Waiting is a requirement in life, patience while waiting is a gift. 

I am spending my afternoon waiting in the Hyundai dealership for an oil change and to get my snow tires off (I know it’s mid-May, don’t judge me).  Best guess is I will be waiting for about two hours.  I could get a taxi or an Uber and go home and wait there, but I’d still be waiting.  So, I brought my computer, a book and a bottle of water.  I came prepared for what could be a long afternoon of waiting.

When you stop and think about it, we do a lot of waiting during a day.  We wait for traffic lights to change, drive thrus to move, and grocery store lines to clear.   We wait for a response to a text or email, we wait for the oven to heat up, or the pot to boil.  We wait for commercials to end and we wait for shows or sport events to begin. 

Waiting is a part of life, we can’t change it, but how we choose to wait is on us.  

We can wait patiently, we can also wait creatively (that’s when you knit during the intermission of a hockey game).Or, we can wait poorly, like when you make deep sighs for everyone to hear and shift in your seat and look like you’re about to have an aneurysm.  I’m convinced that people who wait poorly cause stress not only to themselves, but to everyone around them. 

The American evangelist Charles Stanley once said, “our willingness to wait reveals the value we place on the object we’re waiting for.”  That’s a good quote. If we are waiting for a delicious gourmet dinner to be served, we are more likely to wait patiently and graciously than we would wait for a TV dinner to heat up in the microwave.  But it’s true of people too.  If we love and value someone, we will be more patient and understanding with them, and more forgiving if we are waiting for them. On the other hand, if the neighbour that neve returned our hammer is taking forever to cut his or her lawn, we might become impatient and call the city on him (not that anyone would do that, it really isn’t nice, plus the city has more important things to worry about.  Potholes).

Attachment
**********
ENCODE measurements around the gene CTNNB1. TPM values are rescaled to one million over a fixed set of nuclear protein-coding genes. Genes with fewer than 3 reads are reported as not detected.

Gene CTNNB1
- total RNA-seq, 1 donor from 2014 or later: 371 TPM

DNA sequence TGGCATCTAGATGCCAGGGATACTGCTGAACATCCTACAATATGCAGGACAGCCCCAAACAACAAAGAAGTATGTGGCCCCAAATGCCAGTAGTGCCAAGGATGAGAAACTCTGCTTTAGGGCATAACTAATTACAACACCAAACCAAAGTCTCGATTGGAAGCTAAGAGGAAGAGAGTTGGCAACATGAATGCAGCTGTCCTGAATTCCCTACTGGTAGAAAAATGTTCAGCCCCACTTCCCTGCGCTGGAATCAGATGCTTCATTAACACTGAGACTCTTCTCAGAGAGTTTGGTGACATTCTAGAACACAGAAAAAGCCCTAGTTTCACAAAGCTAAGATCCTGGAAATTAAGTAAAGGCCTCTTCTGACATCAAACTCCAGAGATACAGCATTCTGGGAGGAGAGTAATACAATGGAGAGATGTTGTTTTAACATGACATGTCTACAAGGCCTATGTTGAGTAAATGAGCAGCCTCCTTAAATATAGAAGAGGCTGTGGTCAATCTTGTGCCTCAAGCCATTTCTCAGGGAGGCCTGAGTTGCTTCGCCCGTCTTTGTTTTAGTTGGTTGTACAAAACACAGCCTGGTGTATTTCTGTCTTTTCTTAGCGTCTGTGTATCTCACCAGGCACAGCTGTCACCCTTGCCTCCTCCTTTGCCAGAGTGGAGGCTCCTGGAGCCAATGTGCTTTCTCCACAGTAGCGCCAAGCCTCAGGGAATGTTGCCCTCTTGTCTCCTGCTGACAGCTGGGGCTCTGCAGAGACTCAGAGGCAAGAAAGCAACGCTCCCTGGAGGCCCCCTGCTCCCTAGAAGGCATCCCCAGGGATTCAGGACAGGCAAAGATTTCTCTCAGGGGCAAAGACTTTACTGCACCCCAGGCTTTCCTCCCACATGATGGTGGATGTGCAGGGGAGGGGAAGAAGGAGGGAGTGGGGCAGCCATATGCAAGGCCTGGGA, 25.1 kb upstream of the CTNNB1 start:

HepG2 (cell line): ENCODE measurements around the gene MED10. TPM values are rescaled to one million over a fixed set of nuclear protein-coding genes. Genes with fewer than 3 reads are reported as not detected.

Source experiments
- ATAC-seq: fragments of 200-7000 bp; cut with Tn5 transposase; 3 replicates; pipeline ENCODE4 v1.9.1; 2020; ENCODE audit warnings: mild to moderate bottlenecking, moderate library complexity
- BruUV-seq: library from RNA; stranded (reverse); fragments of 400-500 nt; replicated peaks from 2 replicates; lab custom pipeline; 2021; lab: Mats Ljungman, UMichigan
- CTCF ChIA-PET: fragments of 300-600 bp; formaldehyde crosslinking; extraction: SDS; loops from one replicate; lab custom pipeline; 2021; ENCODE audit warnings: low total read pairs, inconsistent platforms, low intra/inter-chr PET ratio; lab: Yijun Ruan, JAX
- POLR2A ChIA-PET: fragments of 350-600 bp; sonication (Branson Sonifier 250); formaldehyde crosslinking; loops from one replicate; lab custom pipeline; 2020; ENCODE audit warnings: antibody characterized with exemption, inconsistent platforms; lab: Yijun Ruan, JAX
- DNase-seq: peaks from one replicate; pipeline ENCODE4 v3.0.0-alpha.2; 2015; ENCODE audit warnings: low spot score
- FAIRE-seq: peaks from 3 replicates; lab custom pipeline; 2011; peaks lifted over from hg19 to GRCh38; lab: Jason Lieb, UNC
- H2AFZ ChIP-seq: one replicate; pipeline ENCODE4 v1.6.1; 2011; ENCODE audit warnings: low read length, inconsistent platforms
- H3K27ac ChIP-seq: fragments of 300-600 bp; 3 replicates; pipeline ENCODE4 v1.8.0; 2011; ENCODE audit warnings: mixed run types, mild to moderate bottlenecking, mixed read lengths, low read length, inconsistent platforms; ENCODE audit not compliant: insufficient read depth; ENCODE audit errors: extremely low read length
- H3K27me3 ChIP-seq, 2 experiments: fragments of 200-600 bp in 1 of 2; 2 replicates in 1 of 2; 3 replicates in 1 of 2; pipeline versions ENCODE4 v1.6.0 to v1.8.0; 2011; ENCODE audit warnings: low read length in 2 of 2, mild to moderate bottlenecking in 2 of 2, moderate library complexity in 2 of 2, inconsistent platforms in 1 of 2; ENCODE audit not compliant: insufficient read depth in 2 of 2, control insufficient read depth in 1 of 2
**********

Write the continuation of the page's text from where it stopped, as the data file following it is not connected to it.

There is a great anecdotal story about elevators in New York City in the years following World War 2.  As skyscrapers were built ever taller, people had to wait longer and longer for elevators to get them to their floors.  There were non-stop complaints from people who didn’t want to wait for an elevator.  Engineers were brought in to see if they could fix the problem by making elevators faster.  They could not, and declared that people just needed to exercise more patience.  As you can imagine, that just elevated (pun intended) everyone’s frustration.  A psychologist came along and decided that the problem was not that those waiting were impatient, it was that they were bored.  So, in a New York City skyscraper, mirrors were installed around the elevator so that people could look at themselves and others while they waited.  Within days of installing the mirrors the complaints in that building all but stopped.  And that is why mirrors are installed around elevators today, so that we won’t be bored while we wait. I’m still waiting.  Still patiently.  But at least I’m not bored.  Not only do I have a computer and a book, but I can overhear the chatter going on 10 feet away on the showroom floor.  Someone is upset because he came to pick up his new car and it’s not ready.  He needs a mirror, or a pair of knitting needles.